Document Detail

Ten years of clinical experience in the use of fixed-pressure versus programmable valves: a retrospective study of 159 patients.
MedLine Citation:
PMID:  22116417     Owner:  NLM     Status:  In-Data-Review    
Aim: The aim of this study was to present our 10-year experience with the use of fixed-pressure and programmable valves in the treatment of adult patients requiring cerebrospinal fluid (CSF) diversion. Material and methods: Patients (n = 159; 89 male and 70 female) suffering from hydrocephalus of various causes underwent CSF shunt implantation. Forty fixed-pressure and 119 programmable valves were initially implanted. Results: The observed revision rate was 40% in patients with fixed-pressure valves. In 20% of these patients, a revision due to valve mechanism malfunction was undertaken, and the initial valve was replaced with a programmable one. The revision rate in the adjustable-pressure valve subgroup was 20%. The infection rate for the fixed-pressure and programmable valve subgroups were 3%, and 1.7%, respectively. Similarly, subdural fluid collections were noticed in 17% and 4% of patients with fixed-pressure valves and programmable valves, respectively. Conclusions: The revision and over-drainage rates were significantly lower when using programmable valves, and thus, this type of valve is preferred whenever CSF has to be diverted.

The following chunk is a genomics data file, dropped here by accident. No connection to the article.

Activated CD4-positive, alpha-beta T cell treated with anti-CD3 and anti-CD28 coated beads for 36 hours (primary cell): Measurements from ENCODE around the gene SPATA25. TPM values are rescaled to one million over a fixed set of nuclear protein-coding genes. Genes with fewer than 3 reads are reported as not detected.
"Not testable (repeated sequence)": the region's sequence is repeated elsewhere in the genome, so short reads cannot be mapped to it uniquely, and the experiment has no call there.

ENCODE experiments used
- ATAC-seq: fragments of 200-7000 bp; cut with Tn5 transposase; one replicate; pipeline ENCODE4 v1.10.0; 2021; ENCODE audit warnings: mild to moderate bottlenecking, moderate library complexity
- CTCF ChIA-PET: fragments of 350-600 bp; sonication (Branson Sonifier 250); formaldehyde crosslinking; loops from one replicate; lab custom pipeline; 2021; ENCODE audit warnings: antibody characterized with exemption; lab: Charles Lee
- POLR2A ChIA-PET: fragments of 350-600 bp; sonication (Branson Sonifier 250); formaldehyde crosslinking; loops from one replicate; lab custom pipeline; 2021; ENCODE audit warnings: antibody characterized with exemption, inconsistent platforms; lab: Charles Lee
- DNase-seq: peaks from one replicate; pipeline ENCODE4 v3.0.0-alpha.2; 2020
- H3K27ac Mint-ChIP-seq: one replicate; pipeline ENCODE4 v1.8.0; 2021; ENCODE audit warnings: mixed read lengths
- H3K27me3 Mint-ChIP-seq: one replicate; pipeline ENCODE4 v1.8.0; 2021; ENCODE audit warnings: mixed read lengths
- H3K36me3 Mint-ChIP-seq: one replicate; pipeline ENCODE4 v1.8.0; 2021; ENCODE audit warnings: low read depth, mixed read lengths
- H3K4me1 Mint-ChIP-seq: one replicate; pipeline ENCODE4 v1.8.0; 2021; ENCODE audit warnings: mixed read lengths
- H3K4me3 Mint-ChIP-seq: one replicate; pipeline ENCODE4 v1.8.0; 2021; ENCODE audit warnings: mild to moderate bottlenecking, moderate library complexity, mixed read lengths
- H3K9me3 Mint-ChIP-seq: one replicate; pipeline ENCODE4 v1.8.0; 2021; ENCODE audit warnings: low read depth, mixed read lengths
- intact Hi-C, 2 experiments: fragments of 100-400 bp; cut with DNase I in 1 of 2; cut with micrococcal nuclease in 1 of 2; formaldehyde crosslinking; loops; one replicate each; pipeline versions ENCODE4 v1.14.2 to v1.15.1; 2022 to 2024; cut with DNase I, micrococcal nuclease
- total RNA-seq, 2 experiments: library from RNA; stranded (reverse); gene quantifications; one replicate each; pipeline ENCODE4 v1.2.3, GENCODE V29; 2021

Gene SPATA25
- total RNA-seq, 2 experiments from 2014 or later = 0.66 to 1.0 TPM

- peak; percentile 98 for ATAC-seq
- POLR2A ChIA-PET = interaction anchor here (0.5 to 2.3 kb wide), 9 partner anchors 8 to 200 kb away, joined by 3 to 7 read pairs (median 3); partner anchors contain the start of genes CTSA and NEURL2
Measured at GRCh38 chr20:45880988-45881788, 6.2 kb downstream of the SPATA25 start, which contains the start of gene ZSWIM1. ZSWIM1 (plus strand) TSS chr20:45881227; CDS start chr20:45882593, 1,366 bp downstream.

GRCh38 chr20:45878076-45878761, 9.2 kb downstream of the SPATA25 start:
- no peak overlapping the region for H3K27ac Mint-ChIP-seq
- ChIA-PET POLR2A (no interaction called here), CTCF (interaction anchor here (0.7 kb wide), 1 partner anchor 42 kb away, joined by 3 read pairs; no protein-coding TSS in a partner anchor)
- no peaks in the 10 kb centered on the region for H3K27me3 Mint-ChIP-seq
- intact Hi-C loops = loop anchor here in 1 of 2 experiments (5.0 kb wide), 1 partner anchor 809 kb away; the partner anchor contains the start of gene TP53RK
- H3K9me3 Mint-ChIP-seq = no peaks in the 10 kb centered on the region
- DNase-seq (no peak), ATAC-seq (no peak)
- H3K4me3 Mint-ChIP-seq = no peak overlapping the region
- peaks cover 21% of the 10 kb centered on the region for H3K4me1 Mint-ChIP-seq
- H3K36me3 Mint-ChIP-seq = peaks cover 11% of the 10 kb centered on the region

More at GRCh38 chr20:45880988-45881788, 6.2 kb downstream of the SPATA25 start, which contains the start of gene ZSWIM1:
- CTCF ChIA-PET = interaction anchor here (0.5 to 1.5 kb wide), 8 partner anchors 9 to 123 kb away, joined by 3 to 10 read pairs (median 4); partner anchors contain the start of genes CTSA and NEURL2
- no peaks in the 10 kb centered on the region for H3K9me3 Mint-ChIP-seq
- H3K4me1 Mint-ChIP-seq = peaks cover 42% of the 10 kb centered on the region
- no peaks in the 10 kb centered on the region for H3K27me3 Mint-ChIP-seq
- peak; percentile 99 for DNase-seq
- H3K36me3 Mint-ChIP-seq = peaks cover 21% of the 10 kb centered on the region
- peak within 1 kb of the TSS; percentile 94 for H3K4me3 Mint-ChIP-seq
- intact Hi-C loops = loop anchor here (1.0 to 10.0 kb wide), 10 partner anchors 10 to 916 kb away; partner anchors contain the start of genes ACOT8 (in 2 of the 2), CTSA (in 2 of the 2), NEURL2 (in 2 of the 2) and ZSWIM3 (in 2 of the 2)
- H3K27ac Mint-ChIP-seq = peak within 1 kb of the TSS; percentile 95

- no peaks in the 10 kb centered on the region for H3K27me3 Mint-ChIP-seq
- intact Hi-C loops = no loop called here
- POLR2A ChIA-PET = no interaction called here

Maria Mpakopoulou; Alexandros G Brotis; Haralampos Gatos; Konstantinos Paterakis; Kostas N Fountas
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Publication Detail:
Type:  Journal Article    
Journal Detail:
Title:  Acta neurochirurgica. Supplement     Volume:  113     ISSN:  0065-1419     ISO Abbreviation:  Acta Neurochir. Suppl.     Publication Date:  2012  
Date Detail:
Created Date:  2011-11-25     Completed Date:  -     Revised Date:  -    
Medline Journal Info:
Nlm Unique ID:  100962752     Medline TA:  Acta Neurochir Suppl     Country:  Austria    
Other Details:
Languages:  eng     Pagination:  25-8     Citation Subset:  IM    
Department of Neurosurgery, University Hospital of Larissa, Larissa, Greece.
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